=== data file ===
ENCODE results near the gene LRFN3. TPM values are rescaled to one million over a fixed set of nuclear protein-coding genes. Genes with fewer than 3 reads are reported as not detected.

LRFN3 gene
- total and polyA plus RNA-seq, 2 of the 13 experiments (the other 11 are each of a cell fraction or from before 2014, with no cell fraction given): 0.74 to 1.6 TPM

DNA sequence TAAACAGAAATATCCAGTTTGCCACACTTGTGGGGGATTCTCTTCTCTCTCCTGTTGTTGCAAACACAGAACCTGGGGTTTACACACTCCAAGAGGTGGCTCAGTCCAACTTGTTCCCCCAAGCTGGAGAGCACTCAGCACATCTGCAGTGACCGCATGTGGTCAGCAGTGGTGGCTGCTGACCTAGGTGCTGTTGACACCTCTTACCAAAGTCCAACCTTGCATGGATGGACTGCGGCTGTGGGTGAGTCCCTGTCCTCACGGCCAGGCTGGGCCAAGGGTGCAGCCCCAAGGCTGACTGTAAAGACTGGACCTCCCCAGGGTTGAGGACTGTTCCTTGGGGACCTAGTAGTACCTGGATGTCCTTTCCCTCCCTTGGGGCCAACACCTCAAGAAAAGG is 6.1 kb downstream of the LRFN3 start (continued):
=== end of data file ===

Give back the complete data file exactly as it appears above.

ENCODE results near the gene LRFN3. TPM values are rescaled to one million over a fixed set of nuclear protein-coding genes. Genes with fewer than 3 reads are reported as not detected.

LRFN3 gene
- total and polyA plus RNA-seq, 2 of the 13 experiments (the other 11 are each of a cell fraction or from before 2014, with no cell fraction given): 0.74 to 1.6 TPM

DNA sequence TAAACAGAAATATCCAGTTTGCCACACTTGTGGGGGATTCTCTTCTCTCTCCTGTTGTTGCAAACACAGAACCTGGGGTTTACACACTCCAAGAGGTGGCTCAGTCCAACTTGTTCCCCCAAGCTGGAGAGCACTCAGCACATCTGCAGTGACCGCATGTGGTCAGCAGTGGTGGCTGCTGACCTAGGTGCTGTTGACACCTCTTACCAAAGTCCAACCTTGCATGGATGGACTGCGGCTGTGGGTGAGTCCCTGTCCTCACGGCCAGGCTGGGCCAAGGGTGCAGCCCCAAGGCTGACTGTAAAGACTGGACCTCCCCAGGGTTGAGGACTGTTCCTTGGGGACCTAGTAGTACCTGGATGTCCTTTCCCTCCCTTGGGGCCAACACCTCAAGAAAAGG is 6.1 kb downstream of the LRFN3 start (continued):